Returning Home

May 5, 2008

We’ve often heard from protesters that our Troops are not accomplishing much in Iraq and that the Iraqi people are worse off than they were, before our Troops toppled Saddam’s reign of horror. We’ve made sure to show the things that our Troops are accomplishing in Iraq, to show a side that the media, for the most part, has completely ignored. The rebuilding of communities, the increased safety for residences and the provision of medical services for the people, who may not have had those things in the past.

Recently, in the village of Chalabi, residents of this village, which is located about 25 kilometers southeast of Baghdad, are returning to reclaim their homes, after being forced to abandon their homes by al-Qaeda and Iraq extremists, over a year ago. The 120 villagers were excorted by Sons of Iraq leader Jumah al-Kazarji and Soldiers from the 1st Platoon, Company C, 1st Battalion, 187th Infantry Regiment, 3rd Brigade Combat Team, 101st Airborne Division. A large convoy of cars and trucks ushered the villages back to their abandoned village. Reclaiming their homes signaled what they hope is the beginning of a new era in their village … one of peace and security.

The village used to contain a population of over 2000 people. The village consisted of a Shia tribe in a Sunni-dominated area. Because of this, the Chalabis of the Sayafiyah region were prime targets for al-Qaeda and other Sunni insurgents. They were driven from their homes about 18 months ago. When that occurred, the villagers were forced to leave behind their farms, animals, equipment, seeds and fertilizer that they had stored for the upcoming planting seasons. The village became a virtual ghost town. Empty homes fell into a state of disrepair, irrigation ditches dried up, as they fled from the violence wreaked upon them by the insurgents.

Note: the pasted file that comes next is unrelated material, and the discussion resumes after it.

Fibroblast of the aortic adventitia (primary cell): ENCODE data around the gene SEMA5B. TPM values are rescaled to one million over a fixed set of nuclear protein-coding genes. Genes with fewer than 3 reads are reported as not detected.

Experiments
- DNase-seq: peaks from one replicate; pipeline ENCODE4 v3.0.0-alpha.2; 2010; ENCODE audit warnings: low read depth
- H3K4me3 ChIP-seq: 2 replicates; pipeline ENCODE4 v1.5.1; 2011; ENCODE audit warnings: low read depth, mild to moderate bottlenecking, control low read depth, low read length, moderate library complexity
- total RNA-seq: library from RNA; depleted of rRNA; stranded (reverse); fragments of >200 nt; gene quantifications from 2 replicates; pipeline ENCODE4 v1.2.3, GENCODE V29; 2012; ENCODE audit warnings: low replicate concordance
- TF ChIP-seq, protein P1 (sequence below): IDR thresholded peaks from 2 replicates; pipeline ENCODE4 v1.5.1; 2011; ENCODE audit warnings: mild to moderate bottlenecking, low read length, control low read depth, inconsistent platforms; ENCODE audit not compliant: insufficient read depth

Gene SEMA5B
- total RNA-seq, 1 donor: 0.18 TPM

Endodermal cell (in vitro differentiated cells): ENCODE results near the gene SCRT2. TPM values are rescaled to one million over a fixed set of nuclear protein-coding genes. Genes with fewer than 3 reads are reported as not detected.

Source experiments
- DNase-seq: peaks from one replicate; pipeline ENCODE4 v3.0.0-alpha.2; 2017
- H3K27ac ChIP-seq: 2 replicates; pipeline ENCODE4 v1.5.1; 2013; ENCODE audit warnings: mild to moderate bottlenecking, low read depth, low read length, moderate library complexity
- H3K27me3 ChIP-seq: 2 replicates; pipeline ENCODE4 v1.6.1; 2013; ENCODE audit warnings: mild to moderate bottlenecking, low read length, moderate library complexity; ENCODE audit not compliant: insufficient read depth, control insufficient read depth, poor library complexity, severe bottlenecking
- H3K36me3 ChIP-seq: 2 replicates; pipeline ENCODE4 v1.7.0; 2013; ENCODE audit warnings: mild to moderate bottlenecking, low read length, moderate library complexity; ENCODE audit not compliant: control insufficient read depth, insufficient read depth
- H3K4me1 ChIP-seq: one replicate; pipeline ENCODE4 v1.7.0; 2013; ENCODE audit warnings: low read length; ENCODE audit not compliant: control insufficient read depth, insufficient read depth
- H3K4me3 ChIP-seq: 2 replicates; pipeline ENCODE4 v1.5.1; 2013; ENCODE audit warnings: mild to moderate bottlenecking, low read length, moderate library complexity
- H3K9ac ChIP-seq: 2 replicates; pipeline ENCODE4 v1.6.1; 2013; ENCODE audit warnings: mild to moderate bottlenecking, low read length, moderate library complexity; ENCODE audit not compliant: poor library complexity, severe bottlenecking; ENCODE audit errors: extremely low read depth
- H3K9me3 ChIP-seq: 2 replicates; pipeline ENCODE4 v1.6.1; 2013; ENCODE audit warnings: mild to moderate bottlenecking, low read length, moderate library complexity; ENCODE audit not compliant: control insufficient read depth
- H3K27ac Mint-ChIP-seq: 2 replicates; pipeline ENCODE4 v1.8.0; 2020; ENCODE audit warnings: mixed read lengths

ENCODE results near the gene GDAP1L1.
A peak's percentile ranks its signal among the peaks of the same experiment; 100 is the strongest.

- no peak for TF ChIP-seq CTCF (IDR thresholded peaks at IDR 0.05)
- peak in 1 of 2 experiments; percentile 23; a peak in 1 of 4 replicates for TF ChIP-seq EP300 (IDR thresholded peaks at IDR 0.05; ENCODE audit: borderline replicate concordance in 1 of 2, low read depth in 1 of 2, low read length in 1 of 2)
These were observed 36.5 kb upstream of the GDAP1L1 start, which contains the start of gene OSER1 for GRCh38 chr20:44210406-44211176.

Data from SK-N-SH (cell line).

The region has become more peaceful and stable and the Chalabis are finally able to make the first steps towards returning to their village and rebuilding their lives. Those that have already returned are ready to repair homes and farms. In the coming weeks, they’ll begin to bring their families back home, as well.

While returning to their village is a huge first step, much needs to be accomplished before their lives can return to their normal existence. Essential services, such as water and power must be restored, as well as the repairs to the buildings and property. This first step is the first time in many years that the villagers felt that there was hope of rebuilding their lives in a stable environment. Hope that was brought to them, because of the work of US forces and their Iraqi counterparts.



One Response to “Returning Home”

  1. David M on May 5th, 2008 9:15 am

    The Thunder Run has linked to this post in the - Web Reconnaissance for 05/05/2008 A short recon of what’s out there that might draw your attention, updated throughout the day…so check back often.

Got something to say?